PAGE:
Many US Companies Still Have No Formal Return-to-Work Plan After Switching to Remote Work Policies

Colleagues businesswomen in the office talking while wearing medical face mask.
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Although many companies are returning back to in-office work structures, nearly 40% of organizations still have no formal return-to-work plan, according to a recent survey conducted by TinyPulse.

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Millions of Americans were thrown into remote work environments overnight at the beginning of the 2020 coronavirus pandemic. Now, as companies are beginning to find ways to reopen offices safely, many are left without a solid plan for reopening.

TinyPulse reported results of its April 2021 employee engagement survey earlier this month in an effort to analyze how work trends had changed since the pandemic. In this survey, only 37% of human resource managers indicated that returning to the office was a high priority, perhaps indicating that their companies were functioning well as remote organizations.

“Remote working is here to stay,” TinyPulse CEO and founder David Niu said to GoBankingRates. “The rapid switch proved that it can be successful across a variety of industries. In fact, 90% of HR managers felt that their organization responded effectively to the pandemic.”

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Although a large number of companies surveyed did not have a plan for returning to work, hybrid work models have gained interest during the pandemic. This type of model, similar to hybrid school schedules that popped up over the past year, would have employees in the office for a portion of the week while also offering remote working days.

Niu told GoBankingRates, “Almost 40% of HR managers said they would be embracing a combination of in-person and hybrid work — even more so with three days a week in the office being the most popular.”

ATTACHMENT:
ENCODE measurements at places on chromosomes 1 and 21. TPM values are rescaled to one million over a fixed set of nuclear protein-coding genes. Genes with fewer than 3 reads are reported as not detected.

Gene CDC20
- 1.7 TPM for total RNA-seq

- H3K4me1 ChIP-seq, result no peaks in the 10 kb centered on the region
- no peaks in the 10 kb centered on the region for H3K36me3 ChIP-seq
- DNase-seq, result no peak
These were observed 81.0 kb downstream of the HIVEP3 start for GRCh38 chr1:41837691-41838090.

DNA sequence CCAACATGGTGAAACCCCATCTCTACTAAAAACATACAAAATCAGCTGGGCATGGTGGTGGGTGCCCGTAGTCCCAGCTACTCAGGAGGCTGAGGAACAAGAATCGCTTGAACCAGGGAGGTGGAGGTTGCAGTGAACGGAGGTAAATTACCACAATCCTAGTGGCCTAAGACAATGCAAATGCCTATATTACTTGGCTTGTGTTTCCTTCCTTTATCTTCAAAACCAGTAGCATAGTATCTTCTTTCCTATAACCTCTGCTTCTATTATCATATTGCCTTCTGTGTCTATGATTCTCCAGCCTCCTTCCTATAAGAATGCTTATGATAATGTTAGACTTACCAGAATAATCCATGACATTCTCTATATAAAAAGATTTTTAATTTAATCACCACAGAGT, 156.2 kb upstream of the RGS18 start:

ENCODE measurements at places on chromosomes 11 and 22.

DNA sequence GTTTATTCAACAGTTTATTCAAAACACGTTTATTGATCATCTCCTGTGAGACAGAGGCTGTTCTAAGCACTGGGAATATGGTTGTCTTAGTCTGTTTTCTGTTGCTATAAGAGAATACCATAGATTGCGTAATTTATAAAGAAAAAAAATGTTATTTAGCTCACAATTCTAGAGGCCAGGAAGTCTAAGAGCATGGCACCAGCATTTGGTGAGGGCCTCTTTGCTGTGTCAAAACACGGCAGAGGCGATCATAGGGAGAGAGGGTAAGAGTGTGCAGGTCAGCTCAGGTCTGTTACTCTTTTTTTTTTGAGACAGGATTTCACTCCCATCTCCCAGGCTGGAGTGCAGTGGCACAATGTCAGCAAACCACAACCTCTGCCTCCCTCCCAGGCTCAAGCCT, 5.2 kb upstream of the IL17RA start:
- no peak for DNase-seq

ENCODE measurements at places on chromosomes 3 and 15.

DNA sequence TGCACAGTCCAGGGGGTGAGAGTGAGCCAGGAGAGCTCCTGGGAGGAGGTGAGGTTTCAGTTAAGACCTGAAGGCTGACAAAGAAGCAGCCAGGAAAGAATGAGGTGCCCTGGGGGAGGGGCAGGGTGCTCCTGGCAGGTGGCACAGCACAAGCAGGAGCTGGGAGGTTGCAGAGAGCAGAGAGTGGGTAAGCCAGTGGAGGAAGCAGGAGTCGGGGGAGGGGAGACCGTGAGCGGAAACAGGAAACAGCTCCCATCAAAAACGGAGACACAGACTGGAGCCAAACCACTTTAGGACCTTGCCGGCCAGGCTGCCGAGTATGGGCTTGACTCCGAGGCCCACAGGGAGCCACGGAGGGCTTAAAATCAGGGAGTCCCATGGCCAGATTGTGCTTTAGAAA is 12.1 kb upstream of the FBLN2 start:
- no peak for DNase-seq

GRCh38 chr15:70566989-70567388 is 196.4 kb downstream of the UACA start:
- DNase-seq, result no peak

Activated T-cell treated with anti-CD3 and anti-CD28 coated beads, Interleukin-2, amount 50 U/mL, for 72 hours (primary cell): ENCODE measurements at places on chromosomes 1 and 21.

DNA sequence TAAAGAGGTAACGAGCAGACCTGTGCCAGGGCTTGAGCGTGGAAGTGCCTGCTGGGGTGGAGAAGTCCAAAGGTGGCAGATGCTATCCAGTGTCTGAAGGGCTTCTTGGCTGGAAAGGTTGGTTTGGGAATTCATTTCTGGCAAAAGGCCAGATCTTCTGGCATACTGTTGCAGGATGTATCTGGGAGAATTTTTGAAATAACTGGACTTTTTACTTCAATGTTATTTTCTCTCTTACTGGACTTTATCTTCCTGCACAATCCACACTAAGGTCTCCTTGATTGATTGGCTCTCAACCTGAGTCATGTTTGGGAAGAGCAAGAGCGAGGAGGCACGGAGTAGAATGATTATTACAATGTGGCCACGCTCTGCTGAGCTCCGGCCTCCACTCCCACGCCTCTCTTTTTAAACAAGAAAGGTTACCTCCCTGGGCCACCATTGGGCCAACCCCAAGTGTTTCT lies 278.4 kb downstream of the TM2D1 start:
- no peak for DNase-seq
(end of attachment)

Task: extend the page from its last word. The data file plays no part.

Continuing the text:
Companies will also have to grapple with longer-term effects of offering remote work during the pandemic. With one in four employees planning to quit their jobs or look for new employment post-pandemic, finding ways to retain employees is more important than ever.

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“Flexibility is not just going to be key for employees, but rather employers,” said Niu. “Their teams have adjusted, lived a new way of life and for the most part have been successful. Why take that away from your employees?”

Regardless of remote policies, 57% of HR managers surveyed noted that mental health was a top priority for employees in 2021, so employees should expect a push towards mental health programs.

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While the future of company work settings may be up for debate, one thing is for sure. Remote work has become a part of many employees’ daily lives and is likely not being taken away from them anytime soon.

“The transition from the office to homes forced organizations to be agile. Seemingly, it paid off,” Niu said. “If there’s any indication of where remote work might go, it’s likely to remain in your bedroom, kitchen or even home office, especially at higher levels compared to pre-pandemic.”

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About the Author

Courtney Johnston is an Indianapolis-based freelance writer with an emphasis on finance and small business. Her work has appeared on The Motley Fool, Investopedia, Fundera, JoyWallet, The Chicago Tribune, and Benzinga. She's passionate about personal finance and loves talking about money at

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